Taikoo Sugar Refinery – Bullivant’s Ropeway for transporting coal from ship to shore
New information in red.
Robin Selby has sent an account from 1891 of an aerial ropeway, or actually three, used to transport coal from pier head to coal store in Hong Kong.
HF: Though not mentioned by name I am presuming the company concerned isÂ the Taikoo Sugar Refinery which was established by Swire in 1881 and went into production in 1884 soon becoming the world’s largest and most sophisticated plant in its day…
Our article, The Aerial Ropeway (1891-1932) and Sanitarium (1893-1932) of the Taikoo Sugar Refinery, by Jennifer Lang, says Â around the same time, “In 1891, a 2.3-kilometer long aerial ropeway was constructed [also by Bullivant’s] from a location near the Taikoo Sugar Refinery (approximately located at todayâ€™s intersection of Kingâ€™s Road and Yau Man Street)Â in Quarry Bay up the Taikoo Valley to Quarry Gap (also known as Sanitarium Gap).”
I asked Jennifer if she could confirm that the coal ropeway was likely to be at the Tai Koo Sugar Refinery and not atÂ The China Sugar Refinery, East Point, Causeway Bay, which was operating at the same time.
Jennifer says:Â I agree that the description provided is most likely of Taikoo Sugar, even though it is not specifically named, for the following reasons:
1) The article statesÂ that the ropeway was completed in 1891 which is the time period under which Taikoo was in the process of being constructed – although there were significant delays with the construction so that the refinery was not completed until 1884. Â This date of 1881 is a little early but there you have it.
2) The accompanying drawing shows an angled “T” shaped pier in the water, and indeed, Taikoo did have a pier shaped exactly like this. Â I don’t believe that the rival sugar refinery at East Point had such a pier shaped like this.
3)Â Coal was used to power the plant, so it makes sense that theÂ construction of the refinery would include provisions for coal to be brought to the site via ships and then off-loaded to an appropriate coal storage site until being used.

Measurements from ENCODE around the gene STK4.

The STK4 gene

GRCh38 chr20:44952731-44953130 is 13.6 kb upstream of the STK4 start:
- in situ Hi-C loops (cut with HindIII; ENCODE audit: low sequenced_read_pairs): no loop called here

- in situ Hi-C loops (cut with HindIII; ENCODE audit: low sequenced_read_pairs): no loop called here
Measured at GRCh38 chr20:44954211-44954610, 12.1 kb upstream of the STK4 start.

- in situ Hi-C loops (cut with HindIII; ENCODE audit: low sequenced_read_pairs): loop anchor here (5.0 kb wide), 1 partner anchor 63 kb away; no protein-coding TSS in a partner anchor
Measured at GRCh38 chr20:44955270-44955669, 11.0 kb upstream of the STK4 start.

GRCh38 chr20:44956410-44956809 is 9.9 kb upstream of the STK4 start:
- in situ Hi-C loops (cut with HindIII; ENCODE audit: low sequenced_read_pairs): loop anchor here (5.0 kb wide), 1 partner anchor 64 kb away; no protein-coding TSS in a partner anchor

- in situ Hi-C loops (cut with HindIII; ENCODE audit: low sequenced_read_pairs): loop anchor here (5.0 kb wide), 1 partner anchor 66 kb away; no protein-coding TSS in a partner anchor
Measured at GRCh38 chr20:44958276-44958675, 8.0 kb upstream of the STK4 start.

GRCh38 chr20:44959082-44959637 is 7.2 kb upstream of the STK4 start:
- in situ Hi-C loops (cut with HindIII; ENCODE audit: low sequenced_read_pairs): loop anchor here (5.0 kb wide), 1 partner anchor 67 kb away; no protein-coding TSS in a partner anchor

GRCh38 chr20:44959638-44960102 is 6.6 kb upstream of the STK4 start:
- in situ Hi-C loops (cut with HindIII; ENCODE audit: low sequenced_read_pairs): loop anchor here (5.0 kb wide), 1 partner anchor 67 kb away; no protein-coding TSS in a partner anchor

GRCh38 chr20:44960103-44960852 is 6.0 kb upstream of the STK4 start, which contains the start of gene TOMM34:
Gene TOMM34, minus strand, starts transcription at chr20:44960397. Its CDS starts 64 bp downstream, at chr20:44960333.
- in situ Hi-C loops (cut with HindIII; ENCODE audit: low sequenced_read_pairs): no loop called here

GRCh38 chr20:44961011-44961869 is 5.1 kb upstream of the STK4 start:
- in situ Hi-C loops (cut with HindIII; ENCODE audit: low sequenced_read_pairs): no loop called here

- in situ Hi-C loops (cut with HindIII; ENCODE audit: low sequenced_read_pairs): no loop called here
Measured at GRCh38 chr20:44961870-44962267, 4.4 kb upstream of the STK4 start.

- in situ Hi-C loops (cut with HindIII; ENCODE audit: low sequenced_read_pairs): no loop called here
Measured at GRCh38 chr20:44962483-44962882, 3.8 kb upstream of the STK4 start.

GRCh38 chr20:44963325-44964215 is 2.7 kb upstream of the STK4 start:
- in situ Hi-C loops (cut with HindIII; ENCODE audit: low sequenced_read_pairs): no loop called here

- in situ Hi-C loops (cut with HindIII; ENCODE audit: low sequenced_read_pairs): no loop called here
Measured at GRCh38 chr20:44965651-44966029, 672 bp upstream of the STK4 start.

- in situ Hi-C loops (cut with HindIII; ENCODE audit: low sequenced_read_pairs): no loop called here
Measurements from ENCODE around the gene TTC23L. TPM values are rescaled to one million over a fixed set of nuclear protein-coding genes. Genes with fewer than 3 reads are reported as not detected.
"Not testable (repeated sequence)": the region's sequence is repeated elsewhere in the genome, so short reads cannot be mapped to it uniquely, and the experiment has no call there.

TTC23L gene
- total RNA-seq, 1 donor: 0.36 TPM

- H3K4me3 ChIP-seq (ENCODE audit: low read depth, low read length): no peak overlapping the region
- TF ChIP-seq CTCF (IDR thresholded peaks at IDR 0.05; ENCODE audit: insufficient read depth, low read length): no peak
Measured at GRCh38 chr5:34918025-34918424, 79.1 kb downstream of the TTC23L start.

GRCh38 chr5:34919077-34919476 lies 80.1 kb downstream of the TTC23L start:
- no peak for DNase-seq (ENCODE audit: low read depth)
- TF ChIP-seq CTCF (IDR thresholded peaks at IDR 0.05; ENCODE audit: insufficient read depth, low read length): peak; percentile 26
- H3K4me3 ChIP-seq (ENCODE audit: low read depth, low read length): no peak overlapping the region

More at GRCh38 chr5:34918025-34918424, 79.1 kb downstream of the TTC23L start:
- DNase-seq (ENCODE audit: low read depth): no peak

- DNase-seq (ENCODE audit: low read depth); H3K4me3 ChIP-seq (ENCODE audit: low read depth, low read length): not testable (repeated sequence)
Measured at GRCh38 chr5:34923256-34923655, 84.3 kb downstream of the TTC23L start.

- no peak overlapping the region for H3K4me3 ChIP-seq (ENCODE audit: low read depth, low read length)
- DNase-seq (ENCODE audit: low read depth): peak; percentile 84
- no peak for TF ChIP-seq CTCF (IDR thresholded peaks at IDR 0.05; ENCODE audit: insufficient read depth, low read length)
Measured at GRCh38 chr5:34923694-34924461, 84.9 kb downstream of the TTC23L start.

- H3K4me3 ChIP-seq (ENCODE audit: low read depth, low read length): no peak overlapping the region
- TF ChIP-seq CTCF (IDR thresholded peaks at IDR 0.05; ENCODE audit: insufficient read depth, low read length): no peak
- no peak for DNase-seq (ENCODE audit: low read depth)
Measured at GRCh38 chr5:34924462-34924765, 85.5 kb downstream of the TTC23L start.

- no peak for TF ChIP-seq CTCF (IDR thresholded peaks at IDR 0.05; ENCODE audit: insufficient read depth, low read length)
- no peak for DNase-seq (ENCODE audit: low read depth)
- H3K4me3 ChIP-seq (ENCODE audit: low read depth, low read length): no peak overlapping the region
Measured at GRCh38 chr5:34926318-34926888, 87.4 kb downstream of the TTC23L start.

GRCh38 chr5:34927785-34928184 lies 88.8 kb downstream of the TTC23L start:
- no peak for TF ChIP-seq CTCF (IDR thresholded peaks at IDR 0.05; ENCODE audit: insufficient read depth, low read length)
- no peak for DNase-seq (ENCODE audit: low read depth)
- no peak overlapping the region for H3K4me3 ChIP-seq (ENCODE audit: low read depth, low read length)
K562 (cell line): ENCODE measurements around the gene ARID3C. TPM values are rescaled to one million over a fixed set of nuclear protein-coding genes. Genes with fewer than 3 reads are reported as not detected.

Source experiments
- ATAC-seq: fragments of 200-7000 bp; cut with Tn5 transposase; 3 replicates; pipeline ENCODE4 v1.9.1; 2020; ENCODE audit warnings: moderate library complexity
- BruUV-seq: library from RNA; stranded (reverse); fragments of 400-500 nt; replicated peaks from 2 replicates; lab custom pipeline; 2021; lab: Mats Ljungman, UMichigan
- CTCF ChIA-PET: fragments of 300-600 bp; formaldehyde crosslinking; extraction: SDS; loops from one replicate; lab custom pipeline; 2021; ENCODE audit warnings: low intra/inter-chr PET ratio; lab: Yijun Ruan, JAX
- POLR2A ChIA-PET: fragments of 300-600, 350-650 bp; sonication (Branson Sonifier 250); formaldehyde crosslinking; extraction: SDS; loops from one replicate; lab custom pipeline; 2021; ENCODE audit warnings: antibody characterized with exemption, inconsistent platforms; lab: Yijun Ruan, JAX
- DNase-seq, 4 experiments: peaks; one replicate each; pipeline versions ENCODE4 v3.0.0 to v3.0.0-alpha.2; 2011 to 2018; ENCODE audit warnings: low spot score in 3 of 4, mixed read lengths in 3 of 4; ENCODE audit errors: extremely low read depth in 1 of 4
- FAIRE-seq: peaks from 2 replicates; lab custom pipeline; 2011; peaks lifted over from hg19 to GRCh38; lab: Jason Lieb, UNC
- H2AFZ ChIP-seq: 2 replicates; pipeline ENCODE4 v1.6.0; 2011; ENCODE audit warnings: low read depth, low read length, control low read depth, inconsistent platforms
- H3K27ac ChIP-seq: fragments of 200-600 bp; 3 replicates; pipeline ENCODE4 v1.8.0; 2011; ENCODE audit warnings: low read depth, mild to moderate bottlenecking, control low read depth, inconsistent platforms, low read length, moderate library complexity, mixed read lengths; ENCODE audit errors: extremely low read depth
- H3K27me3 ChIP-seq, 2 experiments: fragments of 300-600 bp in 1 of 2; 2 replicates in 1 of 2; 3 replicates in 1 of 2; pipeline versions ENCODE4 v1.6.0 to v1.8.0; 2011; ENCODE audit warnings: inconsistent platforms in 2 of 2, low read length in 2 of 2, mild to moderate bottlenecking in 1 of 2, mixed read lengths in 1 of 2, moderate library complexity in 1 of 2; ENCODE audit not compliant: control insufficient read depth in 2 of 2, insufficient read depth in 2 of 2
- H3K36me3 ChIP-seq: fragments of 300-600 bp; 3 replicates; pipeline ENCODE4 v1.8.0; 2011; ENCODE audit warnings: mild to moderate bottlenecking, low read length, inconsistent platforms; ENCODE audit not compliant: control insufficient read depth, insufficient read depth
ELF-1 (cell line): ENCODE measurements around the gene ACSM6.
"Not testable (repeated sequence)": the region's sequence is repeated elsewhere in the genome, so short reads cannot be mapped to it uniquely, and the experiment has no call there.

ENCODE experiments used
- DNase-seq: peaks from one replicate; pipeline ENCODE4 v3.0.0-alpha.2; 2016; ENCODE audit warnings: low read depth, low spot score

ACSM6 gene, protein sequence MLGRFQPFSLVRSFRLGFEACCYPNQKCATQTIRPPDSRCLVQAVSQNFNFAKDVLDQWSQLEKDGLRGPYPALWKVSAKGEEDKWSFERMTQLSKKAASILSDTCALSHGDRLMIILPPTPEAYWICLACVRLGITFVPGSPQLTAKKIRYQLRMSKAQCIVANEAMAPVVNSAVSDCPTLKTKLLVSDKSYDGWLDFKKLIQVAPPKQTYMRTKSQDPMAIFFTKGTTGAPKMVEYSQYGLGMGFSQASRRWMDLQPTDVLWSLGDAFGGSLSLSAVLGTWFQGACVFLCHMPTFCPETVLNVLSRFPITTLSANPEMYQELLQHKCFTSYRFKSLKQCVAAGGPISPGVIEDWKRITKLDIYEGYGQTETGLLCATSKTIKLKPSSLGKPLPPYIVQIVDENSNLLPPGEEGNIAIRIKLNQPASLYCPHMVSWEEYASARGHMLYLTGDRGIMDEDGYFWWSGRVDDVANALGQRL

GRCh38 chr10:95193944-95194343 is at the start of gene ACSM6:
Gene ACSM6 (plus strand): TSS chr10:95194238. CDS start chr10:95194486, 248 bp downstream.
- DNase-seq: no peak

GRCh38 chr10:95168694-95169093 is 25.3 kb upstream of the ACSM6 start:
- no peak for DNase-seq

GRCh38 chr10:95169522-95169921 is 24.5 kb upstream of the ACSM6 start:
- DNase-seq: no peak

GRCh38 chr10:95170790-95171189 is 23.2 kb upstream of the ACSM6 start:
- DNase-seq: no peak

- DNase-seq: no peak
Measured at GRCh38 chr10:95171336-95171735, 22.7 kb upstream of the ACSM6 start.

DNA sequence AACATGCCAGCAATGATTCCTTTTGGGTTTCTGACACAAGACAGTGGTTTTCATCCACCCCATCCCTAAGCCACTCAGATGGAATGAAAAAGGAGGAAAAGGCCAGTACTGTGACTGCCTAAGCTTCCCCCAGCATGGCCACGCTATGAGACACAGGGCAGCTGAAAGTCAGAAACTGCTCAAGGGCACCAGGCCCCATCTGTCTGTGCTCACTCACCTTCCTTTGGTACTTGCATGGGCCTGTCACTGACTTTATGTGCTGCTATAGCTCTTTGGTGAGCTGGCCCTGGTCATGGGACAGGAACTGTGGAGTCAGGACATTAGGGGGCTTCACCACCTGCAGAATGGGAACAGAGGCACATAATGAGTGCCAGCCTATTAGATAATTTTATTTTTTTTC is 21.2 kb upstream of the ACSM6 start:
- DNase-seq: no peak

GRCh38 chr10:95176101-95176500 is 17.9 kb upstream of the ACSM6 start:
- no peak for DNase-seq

The account begins: Some 500 miles of aerial tramways, constructed according to the running rope system, have been erected in various parts of the world by Messrs. Bullivant & Co., from the designs of Mr Carrington, amongst which may be cited those in Mauritius for carrying sugar cane, and others in the South of India, &c. Another special arrangement of ropeway, designed and erected by the previously named gentleman, is that somewhat recently constructed at a large sugar refinery in Hong Kong, and as represented in elevation and plan at Fig. 39 of the illustrations.
The system has to carry 1000 tons of coal per day from steamers moored to the pier head to a central coal depot, about 2000ft. distant – a stipulation having been made that the pier and its approaches (fully occupied with other work) were not to be encroached upon. The arrangement shown was therefore adopted, and in which a tower, about 70 ft. in height, was erected on the site of the coal store; from this three lines of single fixed rope tramways are carried to points on the pier head convenient fo filling the buckets from vessels alongside. Only one bucket, holding 16 cwt. is run to and fro at a time on each line. The ways are actuated by a small engine situated on top of the tower.
The coal on its arrival is delivered into a hopper in connection with a weighing machine, which, by the movement of a lever, is discharged from the same into the coal store.
Source: Wire: A treatise upon its manufacture and uses, Bucknall Smith, Offices of “Engineering”, London and John Wiley & Sons, New York, 1891
This article was first posted on 23rd June 2016.
Related Indhhk articles:
- The Taikoo Sugar Refinery
- The Aerial Ropeway (1891-1932) and Sanitarium (1893-1932) of the Taikoo Sugar Refinery
- Taikoo Sugar Refinery, Aerial Ropeway – further image
- Bullivant & Co, Millwall London, supplier of Taikoo Sugar Refinery’s aerial ropeway cables – additional information
- Dr Ferdinand Korn, Tai Koo Sugar and a case of the ‘British disease’?
- Taikoo Sugar Refinery during WW2 (HK Sugar Refinery)
- The China Sugar Refinery Company (previously Wahee, Smith & Co)